Project 1 researcher Dr. Emily Zimmerman has been featured on the ADInstruments website as a Science Hero for her innovative work on preterm infant development. Zimmerman is developing a non-nutritive suck protocol that quantitatively tests suck patterns in infants. This information is a key indicator of infant neural development, and the ultimate goal is to use this data to develop intervention processes to improve outcomes for babies born prematurely.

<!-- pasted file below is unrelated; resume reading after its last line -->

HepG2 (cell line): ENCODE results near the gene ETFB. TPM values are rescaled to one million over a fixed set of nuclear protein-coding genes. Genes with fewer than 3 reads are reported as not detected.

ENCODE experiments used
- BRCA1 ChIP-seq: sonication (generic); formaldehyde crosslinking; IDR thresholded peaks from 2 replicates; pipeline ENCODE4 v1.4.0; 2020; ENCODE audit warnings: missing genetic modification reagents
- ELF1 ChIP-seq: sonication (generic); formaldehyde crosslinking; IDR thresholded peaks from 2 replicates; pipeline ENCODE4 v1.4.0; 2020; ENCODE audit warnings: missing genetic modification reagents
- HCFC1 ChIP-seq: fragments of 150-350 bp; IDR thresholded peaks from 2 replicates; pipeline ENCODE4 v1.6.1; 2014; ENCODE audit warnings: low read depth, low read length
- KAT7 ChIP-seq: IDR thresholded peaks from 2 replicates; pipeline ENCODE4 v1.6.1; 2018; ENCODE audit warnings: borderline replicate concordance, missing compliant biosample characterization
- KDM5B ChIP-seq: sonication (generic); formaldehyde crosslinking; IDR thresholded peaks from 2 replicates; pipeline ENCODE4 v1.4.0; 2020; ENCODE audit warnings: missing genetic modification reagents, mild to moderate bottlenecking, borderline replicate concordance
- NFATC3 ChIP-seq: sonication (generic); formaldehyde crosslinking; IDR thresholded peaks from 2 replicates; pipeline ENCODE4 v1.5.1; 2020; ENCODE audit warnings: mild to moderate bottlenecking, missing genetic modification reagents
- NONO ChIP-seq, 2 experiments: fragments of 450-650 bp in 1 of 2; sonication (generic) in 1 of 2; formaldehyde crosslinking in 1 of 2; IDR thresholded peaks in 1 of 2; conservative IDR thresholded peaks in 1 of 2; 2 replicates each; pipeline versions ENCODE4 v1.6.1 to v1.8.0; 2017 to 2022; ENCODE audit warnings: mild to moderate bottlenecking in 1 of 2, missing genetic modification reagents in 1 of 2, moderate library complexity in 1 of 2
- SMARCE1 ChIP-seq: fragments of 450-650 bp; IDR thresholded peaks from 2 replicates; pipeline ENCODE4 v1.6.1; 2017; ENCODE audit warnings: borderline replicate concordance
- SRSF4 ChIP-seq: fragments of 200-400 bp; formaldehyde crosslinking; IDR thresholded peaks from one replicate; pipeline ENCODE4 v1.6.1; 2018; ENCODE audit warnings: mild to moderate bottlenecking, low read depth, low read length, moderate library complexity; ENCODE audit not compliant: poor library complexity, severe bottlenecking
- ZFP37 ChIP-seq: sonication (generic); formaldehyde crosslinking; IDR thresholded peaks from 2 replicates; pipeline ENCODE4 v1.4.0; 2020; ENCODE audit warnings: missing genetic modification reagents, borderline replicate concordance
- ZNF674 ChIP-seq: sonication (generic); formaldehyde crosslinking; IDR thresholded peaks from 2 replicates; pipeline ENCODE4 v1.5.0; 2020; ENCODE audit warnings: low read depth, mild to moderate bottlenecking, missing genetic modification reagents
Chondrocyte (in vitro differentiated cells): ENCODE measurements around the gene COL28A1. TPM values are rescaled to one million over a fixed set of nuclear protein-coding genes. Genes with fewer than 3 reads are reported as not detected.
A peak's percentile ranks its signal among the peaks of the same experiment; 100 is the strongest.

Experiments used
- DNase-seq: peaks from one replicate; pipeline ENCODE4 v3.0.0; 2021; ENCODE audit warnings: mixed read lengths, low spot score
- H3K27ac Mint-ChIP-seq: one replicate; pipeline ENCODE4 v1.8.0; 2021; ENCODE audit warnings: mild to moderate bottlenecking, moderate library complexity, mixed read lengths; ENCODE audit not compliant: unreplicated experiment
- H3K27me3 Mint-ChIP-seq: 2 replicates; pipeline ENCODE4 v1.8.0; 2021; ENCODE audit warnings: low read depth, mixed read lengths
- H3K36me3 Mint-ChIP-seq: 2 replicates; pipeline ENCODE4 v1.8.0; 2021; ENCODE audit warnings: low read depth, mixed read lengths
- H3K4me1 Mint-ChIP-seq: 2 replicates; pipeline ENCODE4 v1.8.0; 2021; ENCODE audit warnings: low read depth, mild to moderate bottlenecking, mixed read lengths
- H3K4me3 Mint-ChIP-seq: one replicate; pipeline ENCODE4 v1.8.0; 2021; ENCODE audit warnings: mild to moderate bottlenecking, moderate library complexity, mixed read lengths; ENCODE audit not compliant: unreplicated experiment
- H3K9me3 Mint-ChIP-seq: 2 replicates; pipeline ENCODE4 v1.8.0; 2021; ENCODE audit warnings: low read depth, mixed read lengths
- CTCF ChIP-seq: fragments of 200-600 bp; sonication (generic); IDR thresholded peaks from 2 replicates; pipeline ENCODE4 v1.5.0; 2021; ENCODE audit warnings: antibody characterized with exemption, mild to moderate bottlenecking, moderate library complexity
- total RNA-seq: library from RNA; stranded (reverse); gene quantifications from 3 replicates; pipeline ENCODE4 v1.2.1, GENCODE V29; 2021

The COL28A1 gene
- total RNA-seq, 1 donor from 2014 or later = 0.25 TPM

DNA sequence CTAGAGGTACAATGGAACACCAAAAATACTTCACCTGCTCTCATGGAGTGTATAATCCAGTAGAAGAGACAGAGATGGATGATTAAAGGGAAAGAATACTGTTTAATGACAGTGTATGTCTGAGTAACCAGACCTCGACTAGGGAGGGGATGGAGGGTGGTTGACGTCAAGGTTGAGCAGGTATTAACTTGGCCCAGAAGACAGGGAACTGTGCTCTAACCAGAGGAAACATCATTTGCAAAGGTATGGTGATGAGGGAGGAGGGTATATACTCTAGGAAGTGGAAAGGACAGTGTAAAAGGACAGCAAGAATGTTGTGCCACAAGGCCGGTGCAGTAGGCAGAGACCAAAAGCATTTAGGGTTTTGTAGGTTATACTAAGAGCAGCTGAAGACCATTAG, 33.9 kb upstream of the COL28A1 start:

The non-nutritive suck device will be used as part of CRECE’s Project 1 research, which investigates in utero air pollutant exposures alongside postnatal exposures and developmental delays in infants born in Puerto Rico. To learn more about Project 1 click here.
Read the full ADInstruments feature here.